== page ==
Solar, geothermal facilities to generate 520 megawatts, enough to power nearly 200,000 American homes
WASHINGTON, D.C. – As part of President Obama’s all-of-the-above energy strategy to continue to expand domestic energy production, Secretary of the Interior Sally Jewell today announced the approval of three major renewable energy projects that, when built, are expected to deliver up to 520 megawatts to the electricity grid – enough to power nearly 200,000 homes – and to help support more than 900 jobs through construction and operations.
The 350-megawatt Midland Solar Energy Project and the 70-megawatt New York Canyon Geothermal Project are located in Nevada, and the 100-megawatt Quartzsite Solar Energy Project is located in Arizona.
“These projects reflect the Obama Administration’s commitment to expand responsible domestic energy production on our public lands and diversify our nation’s energy portfolio,” Secretary Jewell said. “Today’s approvals will help bolster rural economies by generating good jobs and reliable power and advance our national energy security.”
Since 2009 Interior has approved 25 utility-scale solar facilities, 9 wind farms and 11 geothermal plants, with associated transmission corridors and infrastructure to connect to established power grids. When built, these projects could provide more than 12,500 megawatts of power, or enough electricity to power more than 4.4 million homes, and support an estimated 17,000 construction and operations jobs.
Interior’s Bureau of Land Management (BLM) has identified an additional 15 active renewable energy proposals slated for review this year and next. The BLM identified these projects through a process that emphasizes early consultation and collaboration with its sister agencies at Interior – the Bureau of Indian Affairs, the U.S. Fish and Wildlife Service, and the National Park Service.
“The President has called for America to continue taking bold steps on clean energy,” said the BLM Principal Deputy Director Neil Kornze. “Our smart-from-the-start analysis has helped us do just that, paving the way for responsible development of utility-scale renewable energy projects in the right way and in the right places.”
All three projects underwent extensive environmental review and public comment. The companies agreed to undertake significant mitigation efforts to minimize impacts to wildlife, water, historical, cultural and other resources.
The Quartzsite Solar Project, located in La Paz County, Arizona, about was proposed by Quartzsite Solar Energy, LLC, a subsidiary of Solar Reserve, LLC (Santa Monica, CA). The 100-megawatt project will use concentrating solar “power tower” technology to drive steam turbine generators with heliostats on 1,600 acres of BLM-managed lands.
The Quartzsite Solar Energy Project will employ dry-cooling technology, which requires a fraction of the water needed for wet-cooling. The project is expected to create 438 jobs during peak construction and 47 full-time operations and maintenance jobs. When operational, the facility will generate enough clean power to meet the needs of an estimated 30,000 homes.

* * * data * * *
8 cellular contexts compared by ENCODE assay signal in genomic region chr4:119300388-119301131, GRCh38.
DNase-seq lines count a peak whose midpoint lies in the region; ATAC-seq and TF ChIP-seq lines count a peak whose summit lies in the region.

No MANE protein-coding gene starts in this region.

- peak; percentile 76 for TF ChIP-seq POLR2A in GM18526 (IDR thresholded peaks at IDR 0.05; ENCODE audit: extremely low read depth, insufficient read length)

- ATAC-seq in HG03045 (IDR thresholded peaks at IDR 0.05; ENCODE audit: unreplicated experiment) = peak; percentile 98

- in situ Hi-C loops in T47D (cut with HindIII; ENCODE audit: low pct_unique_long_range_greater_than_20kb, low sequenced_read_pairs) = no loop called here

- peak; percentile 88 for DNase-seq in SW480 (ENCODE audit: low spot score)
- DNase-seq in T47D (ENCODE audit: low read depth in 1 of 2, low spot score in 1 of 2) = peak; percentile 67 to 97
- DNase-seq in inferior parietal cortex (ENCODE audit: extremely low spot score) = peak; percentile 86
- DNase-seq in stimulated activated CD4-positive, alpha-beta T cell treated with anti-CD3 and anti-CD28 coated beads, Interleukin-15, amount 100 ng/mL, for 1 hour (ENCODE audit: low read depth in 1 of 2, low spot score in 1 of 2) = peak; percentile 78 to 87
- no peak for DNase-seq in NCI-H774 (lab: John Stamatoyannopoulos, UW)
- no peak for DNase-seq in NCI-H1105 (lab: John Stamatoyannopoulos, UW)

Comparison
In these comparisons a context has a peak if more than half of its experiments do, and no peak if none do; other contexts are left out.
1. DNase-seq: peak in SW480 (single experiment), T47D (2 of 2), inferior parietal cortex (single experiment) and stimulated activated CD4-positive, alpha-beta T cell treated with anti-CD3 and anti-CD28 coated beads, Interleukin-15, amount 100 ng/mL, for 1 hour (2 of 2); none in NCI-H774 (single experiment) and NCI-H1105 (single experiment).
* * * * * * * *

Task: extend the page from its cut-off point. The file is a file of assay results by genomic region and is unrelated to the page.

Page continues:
The Midland Solar Project is a 350-megawatt solar photovoltaic facility. Proposed by Boulder Solar Power, LLC, the project will be built on private lands about 7 miles southwest from Boulder City, Nevada and will cross 76 acres of federal transmission corridor. The project will provide enough electricity to power about 105,000 homes and generate a peak construction workforce of about 350 employees and up to 10 permanent jobs. Boulder Solar Power, LLC worked closely with the BLM, U.S. Fish and Wildlife Service, and Nevada Department of Wildlife to develop monitoring and conservation measures that will avoid, minimize and mitigate potential impacts.
The project’s infrastructure, for example, was minimized to reduce ground disturbance. Less than 6.7 acres of native plant communities, which provide habitat to nesting migratory birds, will be eliminated as a result of the proposed facility. In addition, the project will obtain water from the existing Boulder City Public Works Department main pipeline, so that surface waters will not be diverted from areas of perennial flow or ephemeral washes, or from downstream habitats that depend on that water.
The New York Canyon Geothermal Project and electrical transmission facility will be built on 15,135 acres of land managed by the BLM about 25 miles east of Lovelock, Nevada in Pershing County. TGP Dixie Development Company, LLC, a subsidiary of TerraGen Power, LLC, will build the 70-megawatt project and associated 230-kilovolt electrical line. The project will provide enough electricity to power about 60,000 homes and create an estimated 150 peak construction jobs and 16 full- and part-time operational jobs. The BLM worked closely with its partners and stakeholders to minimize environmental impacts. For example, a Bird and Bat Conservation Strategy was developed to assess the area’s avian wildlife and reduce impacts on these populations. In addition, there are no listed, proposed or candidate threatened or endangered species present in the project area.
For more information on BLM’s approved and pending renewable energy projects, visit the BLM website.